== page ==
A spotty year for deer huntersYou did not get a deer? You did not fire a shot? Hey, this was the kind of year where you had plenty of company.
By: Brian Hansel, Wadena Pioneer Journal
You did not get a deer? You did not fire a shot?
Hey, this was the kind of year where you had plenty of company.
Deer hunting success across Zone 2, the largest zone in Minnesota, was down 16 percent. Statewide the harvest was down 11 percent with the biggest drop in Zone 1, which includes the forested area of northeastern Minnesota. Southeastern Minnesota’s Zone 3 was up 24 percent.
Park Rapids Department of Natural Resources wildlife manager Rob Naplin predicted crops would be a big factor. A late spring led to a late corn planting. The wet October delayed soybean and corn harvest even more.
“A lot of people were not seeing many deer,” Naplin said. “Those that capitalized on their opportunities were successful.”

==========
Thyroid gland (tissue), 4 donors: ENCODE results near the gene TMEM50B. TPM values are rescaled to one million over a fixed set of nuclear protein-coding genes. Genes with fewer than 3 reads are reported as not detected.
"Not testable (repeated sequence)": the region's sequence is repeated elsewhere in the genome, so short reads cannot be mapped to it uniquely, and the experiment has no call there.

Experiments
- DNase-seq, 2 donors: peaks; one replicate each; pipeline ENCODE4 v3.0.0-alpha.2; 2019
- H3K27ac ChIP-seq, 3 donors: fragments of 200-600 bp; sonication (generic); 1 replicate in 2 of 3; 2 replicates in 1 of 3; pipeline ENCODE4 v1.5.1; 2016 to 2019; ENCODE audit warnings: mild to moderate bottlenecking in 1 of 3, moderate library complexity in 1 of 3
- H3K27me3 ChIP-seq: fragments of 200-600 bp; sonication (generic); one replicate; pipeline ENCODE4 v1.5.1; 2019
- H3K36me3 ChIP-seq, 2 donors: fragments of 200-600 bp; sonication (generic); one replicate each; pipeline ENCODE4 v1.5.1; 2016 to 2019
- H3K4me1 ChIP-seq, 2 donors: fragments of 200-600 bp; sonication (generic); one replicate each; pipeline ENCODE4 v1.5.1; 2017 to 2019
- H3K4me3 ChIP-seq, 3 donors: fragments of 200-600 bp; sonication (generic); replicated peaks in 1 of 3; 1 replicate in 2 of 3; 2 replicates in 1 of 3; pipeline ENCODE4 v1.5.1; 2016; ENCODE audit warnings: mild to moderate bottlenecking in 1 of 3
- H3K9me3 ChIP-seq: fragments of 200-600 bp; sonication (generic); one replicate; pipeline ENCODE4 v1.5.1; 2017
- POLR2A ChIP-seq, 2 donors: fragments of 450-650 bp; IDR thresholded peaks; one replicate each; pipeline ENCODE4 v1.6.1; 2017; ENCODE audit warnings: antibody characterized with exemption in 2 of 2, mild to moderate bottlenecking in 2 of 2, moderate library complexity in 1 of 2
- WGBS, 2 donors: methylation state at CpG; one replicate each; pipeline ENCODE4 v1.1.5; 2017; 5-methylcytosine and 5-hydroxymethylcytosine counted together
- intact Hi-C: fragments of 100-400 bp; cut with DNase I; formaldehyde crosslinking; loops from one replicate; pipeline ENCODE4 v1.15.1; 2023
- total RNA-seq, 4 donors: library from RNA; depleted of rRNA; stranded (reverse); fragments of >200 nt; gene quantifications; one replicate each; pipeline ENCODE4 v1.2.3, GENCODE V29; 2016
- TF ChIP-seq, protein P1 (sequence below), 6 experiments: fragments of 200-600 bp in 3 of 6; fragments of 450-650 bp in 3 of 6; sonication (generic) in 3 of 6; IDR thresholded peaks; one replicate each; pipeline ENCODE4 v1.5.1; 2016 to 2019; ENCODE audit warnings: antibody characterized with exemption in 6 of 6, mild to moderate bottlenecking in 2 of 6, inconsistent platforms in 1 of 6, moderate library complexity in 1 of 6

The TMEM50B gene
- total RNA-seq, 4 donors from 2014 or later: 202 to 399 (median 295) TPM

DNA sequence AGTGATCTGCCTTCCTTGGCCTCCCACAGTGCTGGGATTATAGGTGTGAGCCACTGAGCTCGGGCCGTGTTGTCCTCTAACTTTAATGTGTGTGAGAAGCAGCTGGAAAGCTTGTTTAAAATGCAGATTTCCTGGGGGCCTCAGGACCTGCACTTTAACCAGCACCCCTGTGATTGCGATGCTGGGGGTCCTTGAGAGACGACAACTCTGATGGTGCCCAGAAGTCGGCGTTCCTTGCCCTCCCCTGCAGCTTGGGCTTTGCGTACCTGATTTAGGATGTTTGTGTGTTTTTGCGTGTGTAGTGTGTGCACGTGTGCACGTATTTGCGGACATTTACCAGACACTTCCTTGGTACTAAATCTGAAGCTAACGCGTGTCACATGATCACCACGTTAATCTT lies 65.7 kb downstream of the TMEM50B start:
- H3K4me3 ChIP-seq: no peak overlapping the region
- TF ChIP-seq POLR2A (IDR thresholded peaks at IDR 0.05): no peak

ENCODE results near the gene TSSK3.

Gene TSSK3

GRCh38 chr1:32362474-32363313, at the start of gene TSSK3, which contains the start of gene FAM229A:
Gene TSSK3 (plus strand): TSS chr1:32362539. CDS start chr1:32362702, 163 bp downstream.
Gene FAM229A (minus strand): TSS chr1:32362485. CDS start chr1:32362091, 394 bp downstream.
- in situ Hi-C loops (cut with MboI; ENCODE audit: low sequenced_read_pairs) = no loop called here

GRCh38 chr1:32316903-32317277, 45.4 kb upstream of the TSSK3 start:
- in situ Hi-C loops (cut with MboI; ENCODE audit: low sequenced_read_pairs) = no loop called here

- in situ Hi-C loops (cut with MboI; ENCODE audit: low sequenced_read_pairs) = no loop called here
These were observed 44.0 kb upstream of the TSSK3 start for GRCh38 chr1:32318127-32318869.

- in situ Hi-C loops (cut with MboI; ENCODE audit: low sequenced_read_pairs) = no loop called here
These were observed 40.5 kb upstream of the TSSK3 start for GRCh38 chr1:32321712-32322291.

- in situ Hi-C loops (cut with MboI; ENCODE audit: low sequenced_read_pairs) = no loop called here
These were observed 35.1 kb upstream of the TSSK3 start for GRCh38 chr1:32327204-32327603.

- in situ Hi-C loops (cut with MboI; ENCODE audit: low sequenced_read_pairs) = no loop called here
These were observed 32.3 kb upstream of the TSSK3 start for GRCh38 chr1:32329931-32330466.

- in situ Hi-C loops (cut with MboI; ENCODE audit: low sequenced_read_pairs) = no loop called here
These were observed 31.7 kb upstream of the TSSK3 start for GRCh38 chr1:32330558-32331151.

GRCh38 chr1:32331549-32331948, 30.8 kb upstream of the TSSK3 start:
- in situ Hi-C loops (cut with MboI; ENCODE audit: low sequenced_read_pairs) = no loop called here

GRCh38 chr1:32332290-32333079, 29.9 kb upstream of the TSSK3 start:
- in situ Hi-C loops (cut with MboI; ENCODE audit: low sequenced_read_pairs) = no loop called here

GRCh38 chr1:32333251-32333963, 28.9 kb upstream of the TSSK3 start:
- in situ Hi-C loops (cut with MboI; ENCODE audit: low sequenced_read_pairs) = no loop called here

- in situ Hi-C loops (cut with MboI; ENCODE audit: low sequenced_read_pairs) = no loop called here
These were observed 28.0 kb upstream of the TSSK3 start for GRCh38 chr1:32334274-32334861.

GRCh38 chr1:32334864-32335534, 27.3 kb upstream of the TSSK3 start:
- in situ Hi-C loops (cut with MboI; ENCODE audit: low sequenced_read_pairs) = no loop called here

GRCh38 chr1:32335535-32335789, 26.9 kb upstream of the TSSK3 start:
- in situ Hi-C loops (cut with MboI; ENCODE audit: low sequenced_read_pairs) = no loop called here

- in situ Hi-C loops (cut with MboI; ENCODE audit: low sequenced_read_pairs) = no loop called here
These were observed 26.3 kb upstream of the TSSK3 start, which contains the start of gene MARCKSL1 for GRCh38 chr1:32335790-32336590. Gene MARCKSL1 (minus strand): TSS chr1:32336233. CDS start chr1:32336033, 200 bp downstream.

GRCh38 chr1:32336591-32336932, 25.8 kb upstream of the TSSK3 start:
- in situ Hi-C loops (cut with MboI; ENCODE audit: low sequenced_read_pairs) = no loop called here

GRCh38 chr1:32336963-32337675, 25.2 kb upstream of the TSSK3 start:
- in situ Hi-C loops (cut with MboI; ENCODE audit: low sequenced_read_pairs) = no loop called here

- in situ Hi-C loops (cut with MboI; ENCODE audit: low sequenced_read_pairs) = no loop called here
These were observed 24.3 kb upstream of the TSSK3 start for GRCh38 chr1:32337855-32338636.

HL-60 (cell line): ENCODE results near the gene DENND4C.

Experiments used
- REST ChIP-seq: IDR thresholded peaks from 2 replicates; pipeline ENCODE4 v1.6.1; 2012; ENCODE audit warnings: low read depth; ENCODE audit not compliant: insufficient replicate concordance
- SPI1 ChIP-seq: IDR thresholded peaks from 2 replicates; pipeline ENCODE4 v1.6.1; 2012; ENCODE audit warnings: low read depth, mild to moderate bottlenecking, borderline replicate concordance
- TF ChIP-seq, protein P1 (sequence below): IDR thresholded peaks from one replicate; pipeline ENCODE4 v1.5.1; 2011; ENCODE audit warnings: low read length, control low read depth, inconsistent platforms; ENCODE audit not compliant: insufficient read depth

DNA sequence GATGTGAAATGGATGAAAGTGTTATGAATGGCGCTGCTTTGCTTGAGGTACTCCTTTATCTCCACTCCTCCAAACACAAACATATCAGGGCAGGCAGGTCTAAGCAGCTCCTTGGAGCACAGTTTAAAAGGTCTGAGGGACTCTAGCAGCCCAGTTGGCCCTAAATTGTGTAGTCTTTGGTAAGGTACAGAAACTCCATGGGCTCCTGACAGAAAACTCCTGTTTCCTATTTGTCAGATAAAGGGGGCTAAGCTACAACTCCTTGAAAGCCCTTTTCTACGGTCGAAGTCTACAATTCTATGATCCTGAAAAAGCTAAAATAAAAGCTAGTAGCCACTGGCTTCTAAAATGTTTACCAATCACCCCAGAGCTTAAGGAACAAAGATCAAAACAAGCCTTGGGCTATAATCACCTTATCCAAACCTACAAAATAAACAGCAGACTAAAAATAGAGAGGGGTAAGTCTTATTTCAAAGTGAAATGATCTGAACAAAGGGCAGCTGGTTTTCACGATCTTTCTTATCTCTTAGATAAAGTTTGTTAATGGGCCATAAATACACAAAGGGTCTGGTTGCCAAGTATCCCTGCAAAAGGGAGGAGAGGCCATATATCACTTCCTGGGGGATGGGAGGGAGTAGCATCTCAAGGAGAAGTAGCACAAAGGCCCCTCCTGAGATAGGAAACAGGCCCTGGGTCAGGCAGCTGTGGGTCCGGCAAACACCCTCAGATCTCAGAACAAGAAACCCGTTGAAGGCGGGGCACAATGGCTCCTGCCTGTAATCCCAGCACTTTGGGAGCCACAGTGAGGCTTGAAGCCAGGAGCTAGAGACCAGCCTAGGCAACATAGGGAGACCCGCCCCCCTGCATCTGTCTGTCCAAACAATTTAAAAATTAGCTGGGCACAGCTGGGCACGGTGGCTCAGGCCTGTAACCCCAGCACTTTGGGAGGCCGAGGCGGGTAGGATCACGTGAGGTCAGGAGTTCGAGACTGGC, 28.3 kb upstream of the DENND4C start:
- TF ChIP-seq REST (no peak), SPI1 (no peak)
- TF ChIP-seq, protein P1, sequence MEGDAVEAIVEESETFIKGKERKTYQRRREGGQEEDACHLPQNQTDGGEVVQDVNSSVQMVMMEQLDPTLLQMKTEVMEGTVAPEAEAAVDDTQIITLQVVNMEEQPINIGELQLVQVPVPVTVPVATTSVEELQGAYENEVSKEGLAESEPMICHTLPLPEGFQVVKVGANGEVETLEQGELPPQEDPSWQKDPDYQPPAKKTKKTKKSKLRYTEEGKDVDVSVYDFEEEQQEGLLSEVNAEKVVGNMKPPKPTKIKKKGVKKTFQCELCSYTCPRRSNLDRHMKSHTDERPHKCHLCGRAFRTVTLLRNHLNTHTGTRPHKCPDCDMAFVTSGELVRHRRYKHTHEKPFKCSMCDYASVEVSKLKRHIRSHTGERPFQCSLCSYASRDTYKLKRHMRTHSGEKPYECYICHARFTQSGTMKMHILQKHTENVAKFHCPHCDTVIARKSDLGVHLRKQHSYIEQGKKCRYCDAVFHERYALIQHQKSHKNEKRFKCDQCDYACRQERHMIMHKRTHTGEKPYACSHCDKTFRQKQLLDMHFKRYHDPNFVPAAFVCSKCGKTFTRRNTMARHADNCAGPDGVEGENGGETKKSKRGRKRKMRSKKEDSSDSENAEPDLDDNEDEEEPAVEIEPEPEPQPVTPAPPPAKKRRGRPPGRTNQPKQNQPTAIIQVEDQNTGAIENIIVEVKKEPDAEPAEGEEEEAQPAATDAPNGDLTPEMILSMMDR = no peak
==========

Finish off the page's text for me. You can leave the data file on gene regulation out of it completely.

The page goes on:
While the deer harvest was up around Wadena over the first three days of the nine-day firearms season, it was down at some Park Rapids area stations by 50 percent.
Standing crops were not the only factor. The unseasonably mild weather, punctuated by very wet weather, did not stimulate the normal amount of deer movement.
Some hunters were bitter about their lack of chances but Naplin believes the pre-season modeling by the DNR proved pretty accurate in helping to determine whether a kill block should be intensive (up to five deer), management (up to two deer) or lottery (antlerless deer only by lottery drawing).
Muzzleloader hunting is coming up in December and the archery season for deer goes to the end of the year.
Naplin expects the existing permit area limits to remain quite similar in 2010.
Shell Sports and Bait: 1,079
New York Mills
Bluffton Oil: 300
The Wadena Pioneer Journal and the Echo Press are both owned by Forum Communications Company.